Greg Anderson’s life in the year 2000: Recording and releasing “The Grimm Robe Demos” and “ØØ Void” with SunnO))) while “Watering the Flowers of Disease” and going through “Dog Days” with Goatsnake. They also released a split with Burning Witch in the same year. And that’s only Anderson, you could make a similar list for vocalist Pete Stahl (appearing on Earthlings? and Queens of the Stone Age releases that year), bassist Stuart Dahlquist (with Burning Witch) and drummer Greg Rogers (with The Obsessed).
Anderson’s case is the most instructive, though. Not only because, in 2000, he had also been running the Southern Lord label for about two years, but rather because listening to “The Grimm Robe Demos” and “Flower of Disease” back to back reveals how significant the gap between the two projects really was, how daring and extreme SunnO))) were from the outset. And, in turn, how formulaic Goatsnake were. In 2000, the past and the future of amplified guitar music clashed in Greg Anderson’s body.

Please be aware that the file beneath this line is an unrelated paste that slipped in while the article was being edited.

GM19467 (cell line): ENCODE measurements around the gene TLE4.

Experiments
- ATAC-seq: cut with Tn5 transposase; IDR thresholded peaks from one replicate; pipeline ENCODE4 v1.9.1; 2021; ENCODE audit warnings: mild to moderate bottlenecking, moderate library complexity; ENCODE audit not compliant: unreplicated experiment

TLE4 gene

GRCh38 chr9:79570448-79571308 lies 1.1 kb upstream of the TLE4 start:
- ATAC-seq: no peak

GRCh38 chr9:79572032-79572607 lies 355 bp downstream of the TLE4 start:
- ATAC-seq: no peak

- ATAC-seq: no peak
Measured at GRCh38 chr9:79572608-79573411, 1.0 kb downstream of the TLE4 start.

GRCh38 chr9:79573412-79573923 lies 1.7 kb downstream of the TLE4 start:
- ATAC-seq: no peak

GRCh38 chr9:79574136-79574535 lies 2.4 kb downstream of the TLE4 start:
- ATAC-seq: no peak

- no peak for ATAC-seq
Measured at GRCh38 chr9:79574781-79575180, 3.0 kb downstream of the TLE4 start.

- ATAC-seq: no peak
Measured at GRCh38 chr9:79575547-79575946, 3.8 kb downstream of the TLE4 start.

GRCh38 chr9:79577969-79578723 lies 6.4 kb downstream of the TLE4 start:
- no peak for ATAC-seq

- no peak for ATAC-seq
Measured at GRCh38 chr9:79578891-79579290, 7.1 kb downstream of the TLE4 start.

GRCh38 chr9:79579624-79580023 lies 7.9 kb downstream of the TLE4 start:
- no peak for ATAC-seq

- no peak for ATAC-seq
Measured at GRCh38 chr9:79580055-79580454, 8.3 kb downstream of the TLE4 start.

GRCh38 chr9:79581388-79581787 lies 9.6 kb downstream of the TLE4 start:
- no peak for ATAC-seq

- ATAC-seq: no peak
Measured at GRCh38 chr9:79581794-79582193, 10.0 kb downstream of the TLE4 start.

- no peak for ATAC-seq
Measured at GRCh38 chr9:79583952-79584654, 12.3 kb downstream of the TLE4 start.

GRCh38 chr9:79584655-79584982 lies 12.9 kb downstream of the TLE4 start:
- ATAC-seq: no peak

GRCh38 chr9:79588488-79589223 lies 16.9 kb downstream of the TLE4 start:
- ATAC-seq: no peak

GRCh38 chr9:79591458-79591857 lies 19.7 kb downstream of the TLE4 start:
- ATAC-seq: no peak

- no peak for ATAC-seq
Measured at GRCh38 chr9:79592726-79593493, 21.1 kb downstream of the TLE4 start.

It’s good to see “Flower of Disease” and the other crucial Goatsnake releases back in print after many years as nobody has worshipped Black Sabbath better. Tracks like “Prayer for the Dying” or “The Dealer” could be on any early Sabbath album, and the clichéd lyrics (full of “angel eyes”, pleas not to “forsake me”, claims that somebody will “die tomorrow”, you get the picture) only support the assumption that, while SunnO))) was openly conceived as an Earth tribute band, Goatsnake’s ambition was to be its Black Sabbath counterpart. Unlike SunnO))), however, Goatsnake didn’t develop much further. It’s rather logical, then, that “the Snake” disbanded after their 2000 release spree. The band name itself must be tongue in cheek.
You’ll like this, then, if you already know you’ll like it. Also, if you’re a “Wire” reader wondering how SunnO))) sounded with riffs, then this is for you. Because RIFFS abound and “Flower of Disease” is indeed a massive blast. To claim that this album hasn’t aged well would ignore the fact that all doom / stoner metal comes with patina, per definition. “Flower of Disease” sounded old and retro when it came out. It still does today. 7/10 -- Jan-Arne Sohns (28 July, 2010)